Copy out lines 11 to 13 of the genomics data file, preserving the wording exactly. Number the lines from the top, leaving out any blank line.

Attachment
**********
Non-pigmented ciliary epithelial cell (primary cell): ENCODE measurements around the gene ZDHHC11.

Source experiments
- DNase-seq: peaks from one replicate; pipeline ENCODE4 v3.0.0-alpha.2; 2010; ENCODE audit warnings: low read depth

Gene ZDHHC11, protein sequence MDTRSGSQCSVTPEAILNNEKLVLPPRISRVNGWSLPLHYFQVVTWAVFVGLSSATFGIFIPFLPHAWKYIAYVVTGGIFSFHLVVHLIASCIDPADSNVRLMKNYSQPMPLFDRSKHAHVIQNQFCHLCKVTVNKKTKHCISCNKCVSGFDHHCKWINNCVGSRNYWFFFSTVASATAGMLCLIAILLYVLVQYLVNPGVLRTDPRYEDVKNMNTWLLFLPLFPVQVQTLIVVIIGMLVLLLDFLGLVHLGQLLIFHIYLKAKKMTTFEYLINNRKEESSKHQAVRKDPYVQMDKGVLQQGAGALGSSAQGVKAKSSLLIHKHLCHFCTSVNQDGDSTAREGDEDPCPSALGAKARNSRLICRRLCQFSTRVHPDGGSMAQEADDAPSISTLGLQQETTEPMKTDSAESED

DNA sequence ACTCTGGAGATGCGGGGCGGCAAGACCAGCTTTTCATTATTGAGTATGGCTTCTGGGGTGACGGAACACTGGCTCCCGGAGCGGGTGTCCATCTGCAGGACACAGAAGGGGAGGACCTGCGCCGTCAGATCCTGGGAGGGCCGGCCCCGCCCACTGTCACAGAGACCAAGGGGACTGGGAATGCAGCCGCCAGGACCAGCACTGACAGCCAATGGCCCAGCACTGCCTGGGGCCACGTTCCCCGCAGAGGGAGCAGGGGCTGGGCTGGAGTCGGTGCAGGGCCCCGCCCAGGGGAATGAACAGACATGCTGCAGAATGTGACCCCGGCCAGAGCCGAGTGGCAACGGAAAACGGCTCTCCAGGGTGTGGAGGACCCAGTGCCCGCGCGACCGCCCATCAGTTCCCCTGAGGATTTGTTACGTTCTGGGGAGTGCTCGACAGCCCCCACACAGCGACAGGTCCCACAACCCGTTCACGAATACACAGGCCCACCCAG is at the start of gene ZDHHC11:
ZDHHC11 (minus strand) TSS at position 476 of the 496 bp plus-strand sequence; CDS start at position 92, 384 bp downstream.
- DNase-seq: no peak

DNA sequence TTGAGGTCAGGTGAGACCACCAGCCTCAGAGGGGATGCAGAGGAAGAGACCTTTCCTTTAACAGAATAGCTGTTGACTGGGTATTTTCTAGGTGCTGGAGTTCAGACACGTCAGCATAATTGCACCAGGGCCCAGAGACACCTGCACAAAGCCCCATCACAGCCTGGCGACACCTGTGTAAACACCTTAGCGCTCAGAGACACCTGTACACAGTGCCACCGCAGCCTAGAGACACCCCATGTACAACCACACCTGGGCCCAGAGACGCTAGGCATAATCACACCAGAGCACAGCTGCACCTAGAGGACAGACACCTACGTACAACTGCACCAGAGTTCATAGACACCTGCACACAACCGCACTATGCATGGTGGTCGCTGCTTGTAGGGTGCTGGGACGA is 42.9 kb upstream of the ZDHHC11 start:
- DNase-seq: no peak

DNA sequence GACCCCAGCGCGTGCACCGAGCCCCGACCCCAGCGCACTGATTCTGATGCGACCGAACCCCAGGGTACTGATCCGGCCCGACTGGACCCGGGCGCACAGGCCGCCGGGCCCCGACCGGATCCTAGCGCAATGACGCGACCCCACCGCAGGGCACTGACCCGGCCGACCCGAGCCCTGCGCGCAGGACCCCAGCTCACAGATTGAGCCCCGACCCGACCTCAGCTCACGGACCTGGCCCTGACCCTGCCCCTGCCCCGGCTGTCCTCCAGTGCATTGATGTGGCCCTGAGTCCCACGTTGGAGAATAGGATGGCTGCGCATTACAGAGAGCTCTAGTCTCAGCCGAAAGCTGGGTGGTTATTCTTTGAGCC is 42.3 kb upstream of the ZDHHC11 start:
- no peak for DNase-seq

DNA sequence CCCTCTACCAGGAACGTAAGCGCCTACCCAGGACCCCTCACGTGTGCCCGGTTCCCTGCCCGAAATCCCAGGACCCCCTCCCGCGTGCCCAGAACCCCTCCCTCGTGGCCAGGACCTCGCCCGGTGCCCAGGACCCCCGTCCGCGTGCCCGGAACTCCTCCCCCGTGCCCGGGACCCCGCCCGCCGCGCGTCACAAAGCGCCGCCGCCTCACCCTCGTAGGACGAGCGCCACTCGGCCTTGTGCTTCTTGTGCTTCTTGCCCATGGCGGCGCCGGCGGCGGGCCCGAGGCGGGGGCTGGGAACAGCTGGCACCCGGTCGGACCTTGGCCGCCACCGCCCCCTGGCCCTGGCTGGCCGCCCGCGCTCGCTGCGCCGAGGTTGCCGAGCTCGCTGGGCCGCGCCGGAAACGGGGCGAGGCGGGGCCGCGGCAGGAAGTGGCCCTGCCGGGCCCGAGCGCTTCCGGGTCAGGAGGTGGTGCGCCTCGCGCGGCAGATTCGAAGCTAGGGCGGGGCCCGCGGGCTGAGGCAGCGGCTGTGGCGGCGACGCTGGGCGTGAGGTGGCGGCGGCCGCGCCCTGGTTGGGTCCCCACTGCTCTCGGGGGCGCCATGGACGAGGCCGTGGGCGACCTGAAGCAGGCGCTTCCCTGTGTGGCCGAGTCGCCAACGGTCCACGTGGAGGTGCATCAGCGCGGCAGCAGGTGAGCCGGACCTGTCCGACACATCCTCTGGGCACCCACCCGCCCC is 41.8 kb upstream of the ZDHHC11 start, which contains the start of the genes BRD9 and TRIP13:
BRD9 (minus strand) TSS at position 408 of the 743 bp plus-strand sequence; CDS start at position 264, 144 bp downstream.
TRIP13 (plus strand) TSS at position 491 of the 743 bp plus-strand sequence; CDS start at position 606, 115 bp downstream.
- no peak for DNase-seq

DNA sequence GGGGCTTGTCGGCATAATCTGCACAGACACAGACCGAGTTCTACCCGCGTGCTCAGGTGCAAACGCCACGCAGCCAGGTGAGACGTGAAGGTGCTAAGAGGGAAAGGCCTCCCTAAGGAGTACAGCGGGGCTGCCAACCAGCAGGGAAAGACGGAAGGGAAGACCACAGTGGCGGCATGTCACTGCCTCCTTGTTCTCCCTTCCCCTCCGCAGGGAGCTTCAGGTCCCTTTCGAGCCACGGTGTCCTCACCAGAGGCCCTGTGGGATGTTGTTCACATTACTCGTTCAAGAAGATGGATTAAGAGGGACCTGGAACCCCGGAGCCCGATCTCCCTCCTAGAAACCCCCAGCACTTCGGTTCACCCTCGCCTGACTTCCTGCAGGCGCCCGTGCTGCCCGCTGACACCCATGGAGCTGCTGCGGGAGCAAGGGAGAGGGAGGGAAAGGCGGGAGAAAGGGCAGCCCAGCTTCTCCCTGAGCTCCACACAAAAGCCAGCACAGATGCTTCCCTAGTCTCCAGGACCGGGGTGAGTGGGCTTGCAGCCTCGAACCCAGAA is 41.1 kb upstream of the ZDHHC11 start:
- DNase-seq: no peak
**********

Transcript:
- no peak for DNase-seq

DNA sequence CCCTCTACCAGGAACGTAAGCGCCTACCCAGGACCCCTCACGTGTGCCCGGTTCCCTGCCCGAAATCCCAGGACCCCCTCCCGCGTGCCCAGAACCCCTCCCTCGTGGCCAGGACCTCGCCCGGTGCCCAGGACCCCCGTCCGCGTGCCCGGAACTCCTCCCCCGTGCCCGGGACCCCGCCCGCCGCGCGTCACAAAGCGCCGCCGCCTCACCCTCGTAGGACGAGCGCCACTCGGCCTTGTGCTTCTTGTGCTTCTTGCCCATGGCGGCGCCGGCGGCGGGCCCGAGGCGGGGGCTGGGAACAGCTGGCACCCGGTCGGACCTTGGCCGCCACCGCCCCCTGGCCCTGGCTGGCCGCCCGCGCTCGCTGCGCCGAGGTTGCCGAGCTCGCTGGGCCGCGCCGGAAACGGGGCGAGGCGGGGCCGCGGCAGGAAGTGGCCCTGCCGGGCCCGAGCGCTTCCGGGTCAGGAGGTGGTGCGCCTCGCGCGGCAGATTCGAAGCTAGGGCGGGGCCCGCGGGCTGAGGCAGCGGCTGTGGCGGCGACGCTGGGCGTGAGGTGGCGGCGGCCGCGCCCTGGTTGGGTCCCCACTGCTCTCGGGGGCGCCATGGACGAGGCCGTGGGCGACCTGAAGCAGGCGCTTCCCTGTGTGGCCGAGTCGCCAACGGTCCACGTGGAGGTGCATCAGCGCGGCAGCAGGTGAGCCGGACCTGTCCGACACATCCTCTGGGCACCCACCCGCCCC is 41.8 kb upstream of the ZDHHC11 start, which contains the start of the genes BRD9 and TRIP13:
BRD9 (minus strand) TSS at position 408 of the 743 bp plus-strand sequence; CDS start at position 264, 144 bp downstream.